UK’s Post-Brexit Tariff: Stimulus for Growth

UK’s Post-Brexit Tariff: Stimulus for Growth

The UK government’s new tariff, which will replace the EU’s Common External Tariff on 1 January 2021 on all imported goods is set to increase wine prices for consumers.

Under the new tariff (UK Global Tariff, UKGT), wine from countries such as Italy, France and Spain will be taxed at a rate between £10 and £26 – essentially inflating their prices in the domestic market.

In addition, the tariff does not apply to those imports shipped from countries with a tariff suspension already in place, developing countries or countries with a trade agreement already reached with the UK government.

This news comes at a time when the hospitality sector is weak and desperately in need of reviving– as the COVID-19 related restrictions have seen retail alcohol businesses close to the public for months (notwithstanding the innovation of delivering cocktails to one’s home).

Imposing a tariff on wine imports could increase their costs – so essentially companies now face 2 choices: pass higher costs to consumers by way of increased prices or absorb the costs. With demand already mired by the pandemic, either of the two choices will erode margins for companies.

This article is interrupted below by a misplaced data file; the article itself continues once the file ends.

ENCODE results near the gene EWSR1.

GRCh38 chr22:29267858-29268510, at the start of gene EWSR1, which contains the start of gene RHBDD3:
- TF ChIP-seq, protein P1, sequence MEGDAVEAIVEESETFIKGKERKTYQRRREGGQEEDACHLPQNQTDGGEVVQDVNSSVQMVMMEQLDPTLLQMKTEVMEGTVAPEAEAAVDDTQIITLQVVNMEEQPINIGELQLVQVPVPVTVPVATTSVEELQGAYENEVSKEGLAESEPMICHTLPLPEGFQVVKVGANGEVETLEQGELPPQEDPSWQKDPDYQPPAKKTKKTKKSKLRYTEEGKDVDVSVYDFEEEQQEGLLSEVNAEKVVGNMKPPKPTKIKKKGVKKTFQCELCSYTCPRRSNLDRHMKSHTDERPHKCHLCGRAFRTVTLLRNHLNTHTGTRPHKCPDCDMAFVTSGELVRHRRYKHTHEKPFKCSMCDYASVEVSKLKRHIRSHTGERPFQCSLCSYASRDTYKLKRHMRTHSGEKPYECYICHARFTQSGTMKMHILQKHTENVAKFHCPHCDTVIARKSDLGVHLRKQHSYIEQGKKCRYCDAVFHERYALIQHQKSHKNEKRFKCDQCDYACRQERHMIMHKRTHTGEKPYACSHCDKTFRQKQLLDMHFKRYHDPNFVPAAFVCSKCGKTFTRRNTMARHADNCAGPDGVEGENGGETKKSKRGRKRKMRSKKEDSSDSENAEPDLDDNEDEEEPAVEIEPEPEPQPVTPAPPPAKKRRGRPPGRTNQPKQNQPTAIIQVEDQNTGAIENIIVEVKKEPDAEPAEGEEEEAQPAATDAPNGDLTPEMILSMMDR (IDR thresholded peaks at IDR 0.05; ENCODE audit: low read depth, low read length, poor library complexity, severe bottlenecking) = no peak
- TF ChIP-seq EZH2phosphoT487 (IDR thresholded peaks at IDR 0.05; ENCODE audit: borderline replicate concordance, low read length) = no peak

There is, of course, a third choice, and this may be the real reason for the policy decision – stock more home grown wine.  This could be just what the UK wine industry needs now that it has got its product right – there have been some truly excellent wines and vintages coming out of UK vineyards over the last few years.

Before the pandemic was declared, the UK vineyards industry was one of fastest growing sectors in the UK, but this was curtailed as responses relating to COVID-19 pared both demand and supply.

One direct implication of the tariff is to make UK wine more competitive in the domestic market, it has been fairly priced at the top end (and the top end is good). But by making non-UK wine imports more expensive in the domestic market, we suspect consumers (and so suppliers such as pubs and restaurants) are likely to turn to domestic products which we believe should support the UK wine industry. Wine producer Chapel Down (CDGP), listed on London junior market Aquis, could be an investment proxy for the UK wine industry.